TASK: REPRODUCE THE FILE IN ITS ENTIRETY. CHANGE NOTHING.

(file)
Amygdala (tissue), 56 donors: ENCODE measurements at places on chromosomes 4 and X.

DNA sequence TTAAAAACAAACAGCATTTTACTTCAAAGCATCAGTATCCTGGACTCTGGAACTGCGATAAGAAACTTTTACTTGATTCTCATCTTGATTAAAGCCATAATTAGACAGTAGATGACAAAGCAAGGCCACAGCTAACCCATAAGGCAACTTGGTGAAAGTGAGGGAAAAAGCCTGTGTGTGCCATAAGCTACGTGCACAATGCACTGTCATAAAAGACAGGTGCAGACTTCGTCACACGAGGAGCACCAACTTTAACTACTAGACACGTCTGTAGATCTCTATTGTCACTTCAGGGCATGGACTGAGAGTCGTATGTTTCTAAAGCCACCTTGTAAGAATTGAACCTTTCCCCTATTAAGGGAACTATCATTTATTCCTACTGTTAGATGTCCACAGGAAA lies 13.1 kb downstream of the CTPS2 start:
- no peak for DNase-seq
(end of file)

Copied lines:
Amygdala (tissue), 56 donors: ENCODE measurements at places on chromosomes 4 and X.

DNA sequence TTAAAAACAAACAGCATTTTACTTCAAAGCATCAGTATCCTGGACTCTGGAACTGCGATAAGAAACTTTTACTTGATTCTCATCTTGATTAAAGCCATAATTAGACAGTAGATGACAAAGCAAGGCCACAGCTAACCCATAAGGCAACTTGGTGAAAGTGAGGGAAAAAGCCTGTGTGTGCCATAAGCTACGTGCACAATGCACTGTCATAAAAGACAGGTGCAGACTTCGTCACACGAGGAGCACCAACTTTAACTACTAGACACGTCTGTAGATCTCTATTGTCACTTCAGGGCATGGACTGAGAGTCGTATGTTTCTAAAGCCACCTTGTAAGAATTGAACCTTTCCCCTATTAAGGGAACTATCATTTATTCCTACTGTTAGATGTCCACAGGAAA lies 13.1 kb downstream of the CTPS2 start:
- no peak for DNase-seq